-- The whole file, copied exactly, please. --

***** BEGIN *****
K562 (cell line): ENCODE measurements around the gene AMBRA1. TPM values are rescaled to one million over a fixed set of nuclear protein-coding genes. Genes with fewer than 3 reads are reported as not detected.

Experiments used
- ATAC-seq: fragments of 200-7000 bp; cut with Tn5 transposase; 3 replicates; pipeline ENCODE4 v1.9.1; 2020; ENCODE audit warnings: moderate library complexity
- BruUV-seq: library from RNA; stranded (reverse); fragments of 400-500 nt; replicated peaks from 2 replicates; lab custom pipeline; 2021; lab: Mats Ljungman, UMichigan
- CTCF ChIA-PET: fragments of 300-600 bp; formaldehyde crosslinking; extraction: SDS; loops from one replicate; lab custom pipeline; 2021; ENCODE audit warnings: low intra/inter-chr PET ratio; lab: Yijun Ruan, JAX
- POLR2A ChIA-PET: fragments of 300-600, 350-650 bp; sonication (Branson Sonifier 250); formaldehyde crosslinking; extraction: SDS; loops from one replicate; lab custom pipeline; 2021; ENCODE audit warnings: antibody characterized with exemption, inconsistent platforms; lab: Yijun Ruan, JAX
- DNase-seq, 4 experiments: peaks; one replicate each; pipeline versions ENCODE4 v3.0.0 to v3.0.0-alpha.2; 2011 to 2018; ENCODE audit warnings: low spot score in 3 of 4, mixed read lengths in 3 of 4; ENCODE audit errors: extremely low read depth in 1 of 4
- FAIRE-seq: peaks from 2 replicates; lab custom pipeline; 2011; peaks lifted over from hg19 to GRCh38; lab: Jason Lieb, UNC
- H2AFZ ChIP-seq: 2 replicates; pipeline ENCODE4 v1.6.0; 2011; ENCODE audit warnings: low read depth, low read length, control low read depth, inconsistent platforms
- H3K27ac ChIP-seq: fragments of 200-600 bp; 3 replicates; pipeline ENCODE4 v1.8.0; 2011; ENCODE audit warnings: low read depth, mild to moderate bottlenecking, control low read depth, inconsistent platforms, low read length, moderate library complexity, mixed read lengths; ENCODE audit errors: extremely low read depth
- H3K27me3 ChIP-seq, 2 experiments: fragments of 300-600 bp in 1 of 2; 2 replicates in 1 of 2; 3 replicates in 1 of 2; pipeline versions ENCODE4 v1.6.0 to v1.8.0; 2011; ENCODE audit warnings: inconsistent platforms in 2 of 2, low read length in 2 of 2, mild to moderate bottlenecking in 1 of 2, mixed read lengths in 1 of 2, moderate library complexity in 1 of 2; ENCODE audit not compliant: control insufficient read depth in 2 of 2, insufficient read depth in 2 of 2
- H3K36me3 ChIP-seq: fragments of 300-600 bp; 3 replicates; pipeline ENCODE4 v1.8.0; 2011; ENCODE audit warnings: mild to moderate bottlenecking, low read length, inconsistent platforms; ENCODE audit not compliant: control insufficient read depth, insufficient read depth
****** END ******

K562 (cell line): ENCODE measurements around the gene AMBRA1. TPM values are rescaled to one million over a fixed set of nuclear protein-coding genes. Genes with fewer than 3 reads are reported as not detected.

Experiments used
- ATAC-seq: fragments of 200-7000 bp; cut with Tn5 transposase; 3 replicates; pipeline ENCODE4 v1.9.1; 2020; ENCODE audit warnings: moderate library complexity
- BruUV-seq: library from RNA; stranded (reverse); fragments of 400-500 nt; replicated peaks from 2 replicates; lab custom pipeline; 2021; lab: Mats Ljungman, UMichigan
- CTCF ChIA-PET: fragments of 300-600 bp; formaldehyde crosslinking; extraction: SDS; loops from one replicate; lab custom pipeline; 2021; ENCODE audit warnings: low intra/inter-chr PET ratio; lab: Yijun Ruan, JAX
- POLR2A ChIA-PET: fragments of 300-600, 350-650 bp; sonication (Branson Sonifier 250); formaldehyde crosslinking; extraction: SDS; loops from one replicate; lab custom pipeline; 2021; ENCODE audit warnings: antibody characterized with exemption, inconsistent platforms; lab: Yijun Ruan, JAX
- DNase-seq, 4 experiments: peaks; one replicate each; pipeline versions ENCODE4 v3.0.0 to v3.0.0-alpha.2; 2011 to 2018; ENCODE audit warnings: low spot score in 3 of 4, mixed read lengths in 3 of 4; ENCODE audit errors: extremely low read depth in 1 of 4
- FAIRE-seq: peaks from 2 replicates; lab custom pipeline; 2011; peaks lifted over from hg19 to GRCh38; lab: Jason Lieb, UNC
- H2AFZ ChIP-seq: 2 replicates; pipeline ENCODE4 v1.6.0; 2011; ENCODE audit warnings: low read depth, low read length, control low read depth, inconsistent platforms
- H3K27ac ChIP-seq: fragments of 200-600 bp; 3 replicates; pipeline ENCODE4 v1.8.0; 2011; ENCODE audit warnings: low read depth, mild to moderate bottlenecking, control low read depth, inconsistent platforms, low read length, moderate library complexity, mixed read lengths; ENCODE audit errors: extremely low read depth
- H3K27me3 ChIP-seq, 2 experiments: fragments of 300-600 bp in 1 of 2; 2 replicates in 1 of 2; 3 replicates in 1 of 2; pipeline versions ENCODE4 v1.6.0 to v1.8.0; 2011; ENCODE audit warnings: inconsistent platforms in 2 of 2, low read length in 2 of 2, mild to moderate bottlenecking in 1 of 2, mixed read lengths in 1 of 2, moderate library complexity in 1 of 2; ENCODE audit not compliant: control insufficient read depth in 2 of 2, insufficient read depth in 2 of 2
- H3K36me3 ChIP-seq: fragments of 300-600 bp; 3 replicates; pipeline ENCODE4 v1.8.0; 2011; ENCODE audit warnings: mild to moderate bottlenecking, low read length, inconsistent platforms; ENCODE audit not compliant: control insufficient read depth, insufficient read depth